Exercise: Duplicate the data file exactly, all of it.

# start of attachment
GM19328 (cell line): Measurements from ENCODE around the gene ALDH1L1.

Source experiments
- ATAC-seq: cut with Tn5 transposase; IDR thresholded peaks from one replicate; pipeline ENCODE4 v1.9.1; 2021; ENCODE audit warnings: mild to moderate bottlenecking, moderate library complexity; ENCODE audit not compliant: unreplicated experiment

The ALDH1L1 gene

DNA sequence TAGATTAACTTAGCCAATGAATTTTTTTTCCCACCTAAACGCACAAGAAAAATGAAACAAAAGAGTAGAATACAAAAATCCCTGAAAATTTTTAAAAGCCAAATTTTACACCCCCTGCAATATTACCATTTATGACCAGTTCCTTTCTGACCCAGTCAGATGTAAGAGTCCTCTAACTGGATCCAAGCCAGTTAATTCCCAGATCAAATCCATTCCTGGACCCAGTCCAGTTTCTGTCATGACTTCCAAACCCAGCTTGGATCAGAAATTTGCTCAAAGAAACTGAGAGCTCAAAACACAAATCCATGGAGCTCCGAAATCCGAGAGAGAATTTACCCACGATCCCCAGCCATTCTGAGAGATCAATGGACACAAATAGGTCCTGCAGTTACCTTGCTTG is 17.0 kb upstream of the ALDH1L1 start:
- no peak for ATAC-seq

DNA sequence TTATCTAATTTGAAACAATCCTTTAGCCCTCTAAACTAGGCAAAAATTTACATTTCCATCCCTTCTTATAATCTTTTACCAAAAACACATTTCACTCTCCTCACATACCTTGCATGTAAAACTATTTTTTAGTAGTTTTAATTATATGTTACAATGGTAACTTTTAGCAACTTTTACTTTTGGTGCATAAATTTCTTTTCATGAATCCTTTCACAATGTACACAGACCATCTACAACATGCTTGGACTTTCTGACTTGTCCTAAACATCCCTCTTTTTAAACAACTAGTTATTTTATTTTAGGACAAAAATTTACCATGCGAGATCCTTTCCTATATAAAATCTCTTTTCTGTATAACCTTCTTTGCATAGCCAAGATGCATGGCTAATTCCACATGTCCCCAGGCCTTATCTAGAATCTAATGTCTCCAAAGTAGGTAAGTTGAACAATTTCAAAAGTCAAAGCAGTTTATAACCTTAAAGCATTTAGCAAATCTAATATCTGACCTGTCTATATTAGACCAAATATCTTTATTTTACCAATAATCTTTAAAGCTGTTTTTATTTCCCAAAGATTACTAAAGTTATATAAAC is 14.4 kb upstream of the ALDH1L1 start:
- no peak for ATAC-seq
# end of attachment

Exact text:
GM19328 (cell line): Measurements from ENCODE around the gene ALDH1L1.

Source experiments
- ATAC-seq: cut with Tn5 transposase; IDR thresholded peaks from one replicate; pipeline ENCODE4 v1.9.1; 2021; ENCODE audit warnings: mild to moderate bottlenecking, moderate library complexity; ENCODE audit not compliant: unreplicated experiment

The ALDH1L1 gene

DNA sequence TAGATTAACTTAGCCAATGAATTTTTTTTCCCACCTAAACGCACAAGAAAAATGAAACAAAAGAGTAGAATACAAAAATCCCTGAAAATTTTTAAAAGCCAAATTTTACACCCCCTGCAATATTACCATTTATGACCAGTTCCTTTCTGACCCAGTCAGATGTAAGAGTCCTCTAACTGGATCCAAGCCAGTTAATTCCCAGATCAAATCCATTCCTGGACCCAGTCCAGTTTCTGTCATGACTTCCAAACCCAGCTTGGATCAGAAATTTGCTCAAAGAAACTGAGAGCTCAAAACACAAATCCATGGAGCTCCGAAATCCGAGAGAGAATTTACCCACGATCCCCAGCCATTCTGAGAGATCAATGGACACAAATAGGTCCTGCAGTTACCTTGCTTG is 17.0 kb upstream of the ALDH1L1 start:
- no peak for ATAC-seq

DNA sequence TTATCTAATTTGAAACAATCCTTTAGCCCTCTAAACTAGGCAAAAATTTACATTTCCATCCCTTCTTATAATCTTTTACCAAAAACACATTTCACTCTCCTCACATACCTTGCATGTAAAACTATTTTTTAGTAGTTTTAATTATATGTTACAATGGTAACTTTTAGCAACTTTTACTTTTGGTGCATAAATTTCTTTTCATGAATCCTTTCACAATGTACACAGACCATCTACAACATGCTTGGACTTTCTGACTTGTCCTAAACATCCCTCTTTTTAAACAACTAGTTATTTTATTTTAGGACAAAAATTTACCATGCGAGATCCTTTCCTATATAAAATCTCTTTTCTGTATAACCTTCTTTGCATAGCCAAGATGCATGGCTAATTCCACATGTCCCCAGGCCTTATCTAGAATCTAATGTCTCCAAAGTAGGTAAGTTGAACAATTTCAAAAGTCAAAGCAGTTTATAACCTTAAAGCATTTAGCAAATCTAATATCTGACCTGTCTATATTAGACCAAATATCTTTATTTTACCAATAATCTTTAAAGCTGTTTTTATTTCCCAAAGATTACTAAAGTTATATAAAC is 14.4 kb upstream of the ALDH1L1 start:
- no peak for ATAC-seq